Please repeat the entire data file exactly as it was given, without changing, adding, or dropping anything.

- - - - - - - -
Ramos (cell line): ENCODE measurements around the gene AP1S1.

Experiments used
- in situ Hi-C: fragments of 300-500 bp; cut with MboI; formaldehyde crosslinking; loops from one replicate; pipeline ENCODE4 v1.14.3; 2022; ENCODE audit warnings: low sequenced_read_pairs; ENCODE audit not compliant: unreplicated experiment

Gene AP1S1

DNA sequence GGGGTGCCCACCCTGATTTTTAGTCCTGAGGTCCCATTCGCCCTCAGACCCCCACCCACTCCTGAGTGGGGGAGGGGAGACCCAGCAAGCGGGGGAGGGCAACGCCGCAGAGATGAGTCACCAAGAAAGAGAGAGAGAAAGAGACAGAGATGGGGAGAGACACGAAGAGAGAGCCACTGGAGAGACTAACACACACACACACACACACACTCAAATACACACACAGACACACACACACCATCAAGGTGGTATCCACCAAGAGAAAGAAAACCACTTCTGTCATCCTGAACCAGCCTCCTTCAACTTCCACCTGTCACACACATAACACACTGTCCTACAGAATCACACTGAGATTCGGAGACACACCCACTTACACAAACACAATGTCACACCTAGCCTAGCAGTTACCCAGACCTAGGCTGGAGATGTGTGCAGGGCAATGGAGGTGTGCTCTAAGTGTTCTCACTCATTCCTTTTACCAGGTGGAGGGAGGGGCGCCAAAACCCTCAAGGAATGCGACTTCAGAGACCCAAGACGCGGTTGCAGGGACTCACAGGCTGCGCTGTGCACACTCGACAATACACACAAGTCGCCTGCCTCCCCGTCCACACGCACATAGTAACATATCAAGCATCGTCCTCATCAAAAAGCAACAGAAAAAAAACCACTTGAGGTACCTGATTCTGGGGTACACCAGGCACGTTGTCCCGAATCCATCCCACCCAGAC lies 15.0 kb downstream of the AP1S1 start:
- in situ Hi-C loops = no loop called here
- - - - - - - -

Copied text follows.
Ramos (cell line): ENCODE measurements around the gene AP1S1.

Experiments used
- in situ Hi-C: fragments of 300-500 bp; cut with MboI; formaldehyde crosslinking; loops from one replicate; pipeline ENCODE4 v1.14.3; 2022; ENCODE audit warnings: low sequenced_read_pairs; ENCODE audit not compliant: unreplicated experiment

Gene AP1S1

DNA sequence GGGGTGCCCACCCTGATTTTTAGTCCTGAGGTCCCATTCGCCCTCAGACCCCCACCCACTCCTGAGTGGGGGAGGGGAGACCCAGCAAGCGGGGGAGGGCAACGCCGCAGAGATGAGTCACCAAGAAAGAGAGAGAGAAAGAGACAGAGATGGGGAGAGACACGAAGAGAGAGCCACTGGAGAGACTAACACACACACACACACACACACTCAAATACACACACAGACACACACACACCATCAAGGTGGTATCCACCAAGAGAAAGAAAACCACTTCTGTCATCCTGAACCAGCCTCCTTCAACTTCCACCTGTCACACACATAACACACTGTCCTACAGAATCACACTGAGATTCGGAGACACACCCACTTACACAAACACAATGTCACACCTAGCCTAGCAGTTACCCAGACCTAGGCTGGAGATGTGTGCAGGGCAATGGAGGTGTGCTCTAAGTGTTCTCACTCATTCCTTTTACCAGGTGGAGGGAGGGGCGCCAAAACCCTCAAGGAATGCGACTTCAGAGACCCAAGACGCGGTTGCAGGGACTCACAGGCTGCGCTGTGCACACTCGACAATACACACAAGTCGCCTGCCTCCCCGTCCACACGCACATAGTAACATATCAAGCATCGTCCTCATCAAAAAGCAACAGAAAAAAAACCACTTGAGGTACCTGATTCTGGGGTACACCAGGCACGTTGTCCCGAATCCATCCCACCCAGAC lies 15.0 kb downstream of the AP1S1 start:
- in situ Hi-C loops = no loop called here